Category Archives: apple

QUICK FIX : MacOS Freezing at Login – how to resolve quickly

After upgrading to macOS 10.12.1 my 2010 MBP would freeze after the first login. Searching the internet I discovered some similar issues and potential resolutions. Most revolved around rebuilding the LaunchServices database – using Onyx I tried that and it sometimes worked, but I still had the issue recur.

I would also occasionally get the message :

"The version of HandsOff.kext is not compatible with your version of OSX. Please contact the developer for updates."

I used to have HandsOff installed but had uninstalled it a while back. Frustrated I was not able to enjoy a stable OS environment, I figured the best way would be to backtrack and remove all the errors and see if anything made a difference – and removing this offending kext file seemed a good start.

Most kext files are found in the /System/Library/Extensions folder – however I could not find the HandsOff file, either in this or any other location.

To resolve the issue, I installed EasyFind and searched for “HandsOff” and found some other files (plist was certainly one file type) and deleted them directly from EasyFinder. I then re-ran Onyx to rebuild the LaunchServices, rebooted and hey-presto! No more login freezes!

UPDATE:
I ran a Malwarebytes scan and found a few nasties - removing those also seemed to help with the smoothness of things
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MacBook running hot after installing OSX Lion – Fix here

After installing OSX Mountain Lion I noticed that my Mac Book Pro was getting extremely hot and battery life was poor at best. Seems I was not alone.

After googling (if that’s a verb), I discovered one of several solutions:

  1. You’ve got a Citrix type client installed which is running in the background (see this thread)
  2. You have Office 2008 or 2011 and Spotlight is having an issue with indexing (see this thread)
  3. You need to reset your SMC (see this Apple KB item) – this is not as likely as the others.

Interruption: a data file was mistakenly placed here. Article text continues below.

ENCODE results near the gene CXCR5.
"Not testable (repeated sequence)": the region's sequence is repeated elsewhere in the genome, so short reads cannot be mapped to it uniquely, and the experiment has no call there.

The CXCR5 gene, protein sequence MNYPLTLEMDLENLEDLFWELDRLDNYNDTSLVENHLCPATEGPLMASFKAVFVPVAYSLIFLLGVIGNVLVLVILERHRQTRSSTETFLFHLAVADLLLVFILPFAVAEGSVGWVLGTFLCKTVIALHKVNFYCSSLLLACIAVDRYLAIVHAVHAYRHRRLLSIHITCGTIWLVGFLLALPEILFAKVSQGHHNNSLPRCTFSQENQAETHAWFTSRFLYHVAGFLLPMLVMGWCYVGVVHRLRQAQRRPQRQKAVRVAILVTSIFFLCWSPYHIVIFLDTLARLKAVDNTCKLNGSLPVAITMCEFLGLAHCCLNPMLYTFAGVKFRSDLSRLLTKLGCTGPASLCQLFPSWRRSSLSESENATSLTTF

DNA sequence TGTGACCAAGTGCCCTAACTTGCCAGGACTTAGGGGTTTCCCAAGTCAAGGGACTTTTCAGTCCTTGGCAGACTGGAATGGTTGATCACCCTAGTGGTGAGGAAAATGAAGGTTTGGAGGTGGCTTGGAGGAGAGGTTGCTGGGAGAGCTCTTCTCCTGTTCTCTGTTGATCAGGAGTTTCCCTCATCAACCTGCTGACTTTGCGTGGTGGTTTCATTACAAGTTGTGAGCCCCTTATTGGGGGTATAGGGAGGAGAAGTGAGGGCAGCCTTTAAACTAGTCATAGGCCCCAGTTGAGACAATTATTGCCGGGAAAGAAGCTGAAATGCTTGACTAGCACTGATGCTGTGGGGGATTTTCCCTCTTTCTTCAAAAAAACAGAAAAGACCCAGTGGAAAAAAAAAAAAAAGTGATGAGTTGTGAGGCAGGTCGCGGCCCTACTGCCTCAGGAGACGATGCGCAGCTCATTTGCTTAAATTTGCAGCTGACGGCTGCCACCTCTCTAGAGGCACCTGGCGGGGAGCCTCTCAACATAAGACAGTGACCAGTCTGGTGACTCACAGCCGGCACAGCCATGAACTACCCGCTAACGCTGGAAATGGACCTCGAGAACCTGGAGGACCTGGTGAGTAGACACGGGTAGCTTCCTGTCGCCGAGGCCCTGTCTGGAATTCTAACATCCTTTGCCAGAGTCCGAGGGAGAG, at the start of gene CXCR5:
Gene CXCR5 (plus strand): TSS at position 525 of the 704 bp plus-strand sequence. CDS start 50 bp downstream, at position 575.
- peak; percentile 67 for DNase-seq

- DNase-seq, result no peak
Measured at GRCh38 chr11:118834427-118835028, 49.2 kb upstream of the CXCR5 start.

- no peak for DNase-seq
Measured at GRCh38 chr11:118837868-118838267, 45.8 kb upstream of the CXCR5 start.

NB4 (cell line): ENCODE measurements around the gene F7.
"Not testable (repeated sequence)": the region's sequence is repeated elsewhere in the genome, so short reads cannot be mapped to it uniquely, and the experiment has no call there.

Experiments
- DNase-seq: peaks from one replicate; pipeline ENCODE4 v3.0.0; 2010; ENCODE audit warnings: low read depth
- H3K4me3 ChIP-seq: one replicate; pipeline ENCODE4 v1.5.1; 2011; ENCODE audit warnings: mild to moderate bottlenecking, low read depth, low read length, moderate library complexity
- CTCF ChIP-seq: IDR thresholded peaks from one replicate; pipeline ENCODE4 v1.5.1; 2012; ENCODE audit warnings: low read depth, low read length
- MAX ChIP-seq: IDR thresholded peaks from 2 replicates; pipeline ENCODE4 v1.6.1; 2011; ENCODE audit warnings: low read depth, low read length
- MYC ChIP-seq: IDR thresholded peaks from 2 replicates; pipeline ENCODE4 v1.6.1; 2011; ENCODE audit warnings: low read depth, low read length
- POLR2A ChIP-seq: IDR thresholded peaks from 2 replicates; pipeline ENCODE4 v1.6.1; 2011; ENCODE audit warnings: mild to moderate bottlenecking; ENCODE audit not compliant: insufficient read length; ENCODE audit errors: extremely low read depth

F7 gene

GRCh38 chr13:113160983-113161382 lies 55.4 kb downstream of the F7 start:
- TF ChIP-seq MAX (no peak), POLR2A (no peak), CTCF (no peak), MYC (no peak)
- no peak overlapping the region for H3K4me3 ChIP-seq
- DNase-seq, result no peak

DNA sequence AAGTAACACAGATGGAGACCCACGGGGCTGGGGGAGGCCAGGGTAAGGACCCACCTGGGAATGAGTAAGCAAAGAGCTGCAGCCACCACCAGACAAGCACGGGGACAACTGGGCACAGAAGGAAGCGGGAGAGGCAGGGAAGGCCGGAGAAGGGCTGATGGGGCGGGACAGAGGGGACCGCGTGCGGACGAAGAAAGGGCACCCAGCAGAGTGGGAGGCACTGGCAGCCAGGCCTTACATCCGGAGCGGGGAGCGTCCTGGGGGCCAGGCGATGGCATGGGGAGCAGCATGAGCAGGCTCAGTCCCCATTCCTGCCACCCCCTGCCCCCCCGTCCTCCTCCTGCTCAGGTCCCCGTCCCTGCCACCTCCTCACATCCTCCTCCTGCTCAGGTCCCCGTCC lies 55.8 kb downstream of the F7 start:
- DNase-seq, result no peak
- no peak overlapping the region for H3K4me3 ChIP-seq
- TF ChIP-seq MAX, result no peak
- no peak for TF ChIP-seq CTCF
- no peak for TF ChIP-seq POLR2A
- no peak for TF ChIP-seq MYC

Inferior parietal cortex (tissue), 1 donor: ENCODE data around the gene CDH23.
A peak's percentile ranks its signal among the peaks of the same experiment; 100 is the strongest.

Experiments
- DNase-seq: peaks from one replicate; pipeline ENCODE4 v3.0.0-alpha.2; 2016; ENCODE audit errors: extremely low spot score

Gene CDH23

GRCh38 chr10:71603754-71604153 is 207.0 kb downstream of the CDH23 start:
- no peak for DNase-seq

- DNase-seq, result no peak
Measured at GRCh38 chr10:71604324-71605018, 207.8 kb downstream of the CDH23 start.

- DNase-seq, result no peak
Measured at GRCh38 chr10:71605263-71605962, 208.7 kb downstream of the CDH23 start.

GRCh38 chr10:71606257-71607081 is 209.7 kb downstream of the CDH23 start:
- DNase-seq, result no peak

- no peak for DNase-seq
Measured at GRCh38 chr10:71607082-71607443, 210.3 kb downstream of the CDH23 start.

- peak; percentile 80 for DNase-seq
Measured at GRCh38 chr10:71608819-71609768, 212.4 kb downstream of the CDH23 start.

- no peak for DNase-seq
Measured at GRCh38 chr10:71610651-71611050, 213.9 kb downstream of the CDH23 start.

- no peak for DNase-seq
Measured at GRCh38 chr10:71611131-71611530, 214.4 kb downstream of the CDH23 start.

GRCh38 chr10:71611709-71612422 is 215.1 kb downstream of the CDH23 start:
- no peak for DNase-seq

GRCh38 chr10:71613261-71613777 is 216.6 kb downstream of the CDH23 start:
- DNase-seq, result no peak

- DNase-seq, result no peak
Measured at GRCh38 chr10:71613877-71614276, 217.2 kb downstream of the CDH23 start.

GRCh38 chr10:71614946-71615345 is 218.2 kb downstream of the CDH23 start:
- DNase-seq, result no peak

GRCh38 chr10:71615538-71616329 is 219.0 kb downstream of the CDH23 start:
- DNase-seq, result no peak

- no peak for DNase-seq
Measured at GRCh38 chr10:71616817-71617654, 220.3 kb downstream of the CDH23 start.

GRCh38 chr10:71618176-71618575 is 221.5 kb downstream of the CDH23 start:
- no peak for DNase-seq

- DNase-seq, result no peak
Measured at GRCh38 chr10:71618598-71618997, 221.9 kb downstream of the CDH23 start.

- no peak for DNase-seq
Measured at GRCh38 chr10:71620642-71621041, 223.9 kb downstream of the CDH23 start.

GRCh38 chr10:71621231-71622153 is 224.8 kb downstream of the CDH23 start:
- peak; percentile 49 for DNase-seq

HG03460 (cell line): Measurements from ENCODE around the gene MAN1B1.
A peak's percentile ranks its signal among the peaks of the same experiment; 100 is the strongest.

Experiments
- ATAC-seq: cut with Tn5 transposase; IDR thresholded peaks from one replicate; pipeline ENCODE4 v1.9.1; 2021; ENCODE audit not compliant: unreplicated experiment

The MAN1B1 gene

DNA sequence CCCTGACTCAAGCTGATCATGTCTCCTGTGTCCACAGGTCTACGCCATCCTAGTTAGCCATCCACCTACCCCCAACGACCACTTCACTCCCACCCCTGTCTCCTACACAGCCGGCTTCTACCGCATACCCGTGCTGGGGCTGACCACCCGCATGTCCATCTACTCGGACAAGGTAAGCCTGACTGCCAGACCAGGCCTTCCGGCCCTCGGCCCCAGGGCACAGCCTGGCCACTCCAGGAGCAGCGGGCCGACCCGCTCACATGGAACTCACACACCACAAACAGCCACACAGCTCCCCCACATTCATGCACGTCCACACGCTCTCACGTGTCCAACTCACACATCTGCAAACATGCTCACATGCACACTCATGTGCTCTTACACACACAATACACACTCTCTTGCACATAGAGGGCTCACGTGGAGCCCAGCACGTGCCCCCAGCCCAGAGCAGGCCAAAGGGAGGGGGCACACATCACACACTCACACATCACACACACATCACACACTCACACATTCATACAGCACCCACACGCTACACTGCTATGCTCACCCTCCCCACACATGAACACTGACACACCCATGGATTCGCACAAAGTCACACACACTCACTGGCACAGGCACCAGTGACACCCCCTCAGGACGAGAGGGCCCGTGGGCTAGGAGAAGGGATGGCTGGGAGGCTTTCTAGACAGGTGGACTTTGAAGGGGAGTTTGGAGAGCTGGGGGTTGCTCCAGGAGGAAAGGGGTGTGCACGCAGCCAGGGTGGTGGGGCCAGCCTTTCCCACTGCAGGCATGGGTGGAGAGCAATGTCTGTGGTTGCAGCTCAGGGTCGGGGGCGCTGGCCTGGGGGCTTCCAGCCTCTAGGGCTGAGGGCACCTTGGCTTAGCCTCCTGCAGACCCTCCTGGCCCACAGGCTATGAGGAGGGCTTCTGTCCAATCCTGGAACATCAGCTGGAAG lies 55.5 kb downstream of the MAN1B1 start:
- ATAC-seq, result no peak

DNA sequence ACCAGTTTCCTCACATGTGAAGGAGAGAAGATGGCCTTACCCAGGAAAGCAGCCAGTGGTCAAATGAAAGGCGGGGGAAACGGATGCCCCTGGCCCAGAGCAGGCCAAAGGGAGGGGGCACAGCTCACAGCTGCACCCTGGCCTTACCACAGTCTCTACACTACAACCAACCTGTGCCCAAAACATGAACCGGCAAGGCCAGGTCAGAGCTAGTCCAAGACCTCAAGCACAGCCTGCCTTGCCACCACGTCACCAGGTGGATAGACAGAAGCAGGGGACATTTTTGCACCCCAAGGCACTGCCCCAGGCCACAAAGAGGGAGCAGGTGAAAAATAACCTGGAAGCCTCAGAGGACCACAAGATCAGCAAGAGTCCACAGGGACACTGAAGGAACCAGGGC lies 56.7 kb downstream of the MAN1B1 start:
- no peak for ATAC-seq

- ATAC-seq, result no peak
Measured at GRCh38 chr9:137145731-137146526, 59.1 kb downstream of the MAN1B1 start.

I have gone through all three and so far it seems to have cooled the laptop. I’ve also noticed that Flash/Shockwave sometimes hangs with high CPU – with the new changes I need to evaluate if that’s still a problem, but figured in the meantime I’d share how to potentially fix your Lion woes.

Update 1: After performing steps 1-3 I noticed improvement in battery life – until I started to use Chrome with a site using Flash and suddenly Shockwave was going crazy with CPU and memory usage. Again, it’s not just me. If anyone has ideas please comment below.

Technology is great until it fails! How to back up your pictures and other files

In this age where almost everyone has some form of capturing the moment digitally; whether you have a full-on Digital SLR camera, point and click, iPod, iPhone, Android, etc. at some point you’re going to amass lots of pictures and videos.

So what would happen if the device they were on right now failed? Would you lose all your treasured files? What options do you have to backup?

Backing up your PC / Mac

There are so many options here to consider; here’s a brief run-down of the main ones:

Data Transfer Speed Cost to Implement Typically Stored Risk of Failure Comments
Optical Media (CD/DVD) Slow $ On Site Low Long term storage option; Size limitations per Disc (e.g. Single Layer DVD is 4.7GB)
Attached Portable Disk Fast $ On Site Moderate Good for quick archival; risk of disk failure
(in unit) RAID array (non-NAS) Fast $$ On Site Low Provides protection, but risk to data if the entire unit is affected
Single NAS drive Medium * $ On Site Moderate Central location for everyone on a home network to backup to; risk of single disk failure
RAID NAS Drive Medium * $$ On Site Low Central location for everyone on a home network to backup to; risk should the location catch fire, etc.
Free Cloud Offerings Medium * Cloud Low Space is typically limited; very little options in syncing files
Paid Cloud Offerings Medium * $$$ Cloud Low Best compromise  of accessibility, speed, risk and flexibility; Most expensive option long term

Some terminology while we’re here:

NAS = Network Attached Storage; think of it like a portable hard drive that you can put in your home network and anyone on your network can see it

RAID = Redundant Array of Inexpensive Disks; most home PCs have one hard drive. if that fails then it’s game over. Some PCs are configured to allow other hard drives to be added which mirror the main hard drive. This doesn’t increase your hard drive space – instead, if the main hard drive fails, you have at least one disk with a backup of your data which you can run from. To read more about RAID, check this wiki article out.

Backing up isn’t just once and done

Backups typically are one of three types. When you are looking to backup your files, you might want to think about using backup software to help automate it, and so you’ll need to consider the following

  • Full – A complete backup of all files is taken each time
  • Incremental – A full backup is taken and then only changes are backed up after that point, resulting in multiple incremental sets of backups
  • Differential – A full backup is taken and then only changes are taken; each time a backup occurs it overwrites the last differential backup and takes all files updated since the full backup. This results in only two backup files being present at any one time.

Many backup services offer a variety of these. To me, differential seems the one I’d pick because in the event of a disk failure, I’m only having to work with two files, otherwise I’m maintaining many files with incremental (unless I’m on the ball with when I do a full backup).